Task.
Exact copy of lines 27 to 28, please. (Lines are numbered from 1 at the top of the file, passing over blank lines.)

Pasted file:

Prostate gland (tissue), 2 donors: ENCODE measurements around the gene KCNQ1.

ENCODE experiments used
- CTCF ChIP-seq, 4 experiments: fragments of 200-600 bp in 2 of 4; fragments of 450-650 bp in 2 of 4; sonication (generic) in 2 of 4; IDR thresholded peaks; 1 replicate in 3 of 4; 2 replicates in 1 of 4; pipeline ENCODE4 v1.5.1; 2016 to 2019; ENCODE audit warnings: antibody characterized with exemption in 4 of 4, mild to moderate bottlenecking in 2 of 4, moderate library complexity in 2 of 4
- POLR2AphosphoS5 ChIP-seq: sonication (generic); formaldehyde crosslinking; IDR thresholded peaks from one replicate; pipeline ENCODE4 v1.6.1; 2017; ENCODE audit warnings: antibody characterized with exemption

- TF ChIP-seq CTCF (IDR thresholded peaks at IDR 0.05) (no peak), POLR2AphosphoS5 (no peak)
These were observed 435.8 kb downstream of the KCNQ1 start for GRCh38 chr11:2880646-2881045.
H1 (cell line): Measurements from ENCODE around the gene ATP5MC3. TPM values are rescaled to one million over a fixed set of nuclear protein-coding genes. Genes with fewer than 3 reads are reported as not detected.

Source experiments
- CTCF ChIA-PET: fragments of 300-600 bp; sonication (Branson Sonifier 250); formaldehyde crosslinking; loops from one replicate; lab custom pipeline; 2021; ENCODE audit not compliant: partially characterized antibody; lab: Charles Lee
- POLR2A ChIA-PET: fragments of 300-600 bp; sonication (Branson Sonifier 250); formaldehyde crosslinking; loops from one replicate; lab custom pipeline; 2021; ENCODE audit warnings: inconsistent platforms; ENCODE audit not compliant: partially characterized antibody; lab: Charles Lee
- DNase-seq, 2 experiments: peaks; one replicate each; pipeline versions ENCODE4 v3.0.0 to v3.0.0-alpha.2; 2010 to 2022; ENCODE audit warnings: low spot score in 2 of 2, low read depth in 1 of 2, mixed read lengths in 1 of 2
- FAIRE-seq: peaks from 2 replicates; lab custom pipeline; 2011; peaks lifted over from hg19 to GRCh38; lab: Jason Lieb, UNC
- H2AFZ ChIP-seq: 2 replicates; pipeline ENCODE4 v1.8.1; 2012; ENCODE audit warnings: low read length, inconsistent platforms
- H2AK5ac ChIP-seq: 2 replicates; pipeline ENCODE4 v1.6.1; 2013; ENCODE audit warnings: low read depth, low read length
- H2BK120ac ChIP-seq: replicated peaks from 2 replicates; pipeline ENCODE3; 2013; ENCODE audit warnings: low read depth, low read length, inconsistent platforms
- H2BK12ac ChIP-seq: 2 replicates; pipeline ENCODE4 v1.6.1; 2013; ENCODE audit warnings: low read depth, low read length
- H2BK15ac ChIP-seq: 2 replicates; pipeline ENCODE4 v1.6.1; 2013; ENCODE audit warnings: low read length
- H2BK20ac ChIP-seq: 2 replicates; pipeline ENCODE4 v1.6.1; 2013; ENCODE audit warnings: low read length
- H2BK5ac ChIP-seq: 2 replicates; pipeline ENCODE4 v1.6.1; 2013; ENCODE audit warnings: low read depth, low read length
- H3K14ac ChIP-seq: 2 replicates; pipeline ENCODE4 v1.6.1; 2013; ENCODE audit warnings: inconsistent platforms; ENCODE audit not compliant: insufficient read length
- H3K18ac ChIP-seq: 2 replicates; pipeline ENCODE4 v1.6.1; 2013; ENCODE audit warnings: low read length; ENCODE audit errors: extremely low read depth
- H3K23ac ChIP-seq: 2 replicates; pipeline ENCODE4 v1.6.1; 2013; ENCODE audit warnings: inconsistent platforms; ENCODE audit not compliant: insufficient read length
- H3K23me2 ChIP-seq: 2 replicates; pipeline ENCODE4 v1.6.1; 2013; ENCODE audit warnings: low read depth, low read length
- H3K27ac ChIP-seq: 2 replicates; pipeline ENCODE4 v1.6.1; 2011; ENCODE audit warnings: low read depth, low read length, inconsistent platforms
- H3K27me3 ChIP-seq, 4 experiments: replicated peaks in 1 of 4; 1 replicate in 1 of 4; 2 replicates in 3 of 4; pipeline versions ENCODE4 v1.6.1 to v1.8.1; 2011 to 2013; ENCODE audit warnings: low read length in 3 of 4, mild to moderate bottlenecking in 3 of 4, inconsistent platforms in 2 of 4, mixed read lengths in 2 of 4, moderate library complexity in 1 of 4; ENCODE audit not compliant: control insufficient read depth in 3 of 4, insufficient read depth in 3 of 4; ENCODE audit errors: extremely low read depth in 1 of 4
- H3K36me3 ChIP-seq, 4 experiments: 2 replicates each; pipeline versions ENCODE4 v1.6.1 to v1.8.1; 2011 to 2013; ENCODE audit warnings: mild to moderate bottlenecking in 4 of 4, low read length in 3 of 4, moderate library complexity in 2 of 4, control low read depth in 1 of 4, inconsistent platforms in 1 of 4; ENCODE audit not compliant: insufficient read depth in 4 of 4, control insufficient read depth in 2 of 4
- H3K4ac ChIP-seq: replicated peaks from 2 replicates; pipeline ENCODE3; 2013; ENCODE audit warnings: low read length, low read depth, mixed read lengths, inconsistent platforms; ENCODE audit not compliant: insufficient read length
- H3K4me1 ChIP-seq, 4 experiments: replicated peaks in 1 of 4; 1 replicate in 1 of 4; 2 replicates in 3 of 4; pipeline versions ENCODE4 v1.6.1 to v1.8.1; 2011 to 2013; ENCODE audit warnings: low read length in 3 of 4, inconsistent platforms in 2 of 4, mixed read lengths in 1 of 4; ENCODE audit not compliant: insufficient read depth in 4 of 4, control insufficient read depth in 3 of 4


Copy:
- H3K4ac ChIP-seq: replicated peaks from 2 replicates; pipeline ENCODE3; 2013; ENCODE audit warnings: low read length, low read depth, mixed read lengths, inconsistent platforms; ENCODE audit not compliant: insufficient read length
- H3K4me1 ChIP-seq, 4 experiments: replicated peaks in 1 of 4; 1 replicate in 1 of 4; 2 replicates in 3 of 4; pipeline versions ENCODE4 v1.6.1 to v1.8.1; 2011 to 2013; ENCODE audit warnings: low read length in 3 of 4, inconsistent platforms in 2 of 4, mixed read lengths in 1 of 4; ENCODE audit not compliant: insufficient read depth in 4 of 4, control insufficient read depth in 3 of 4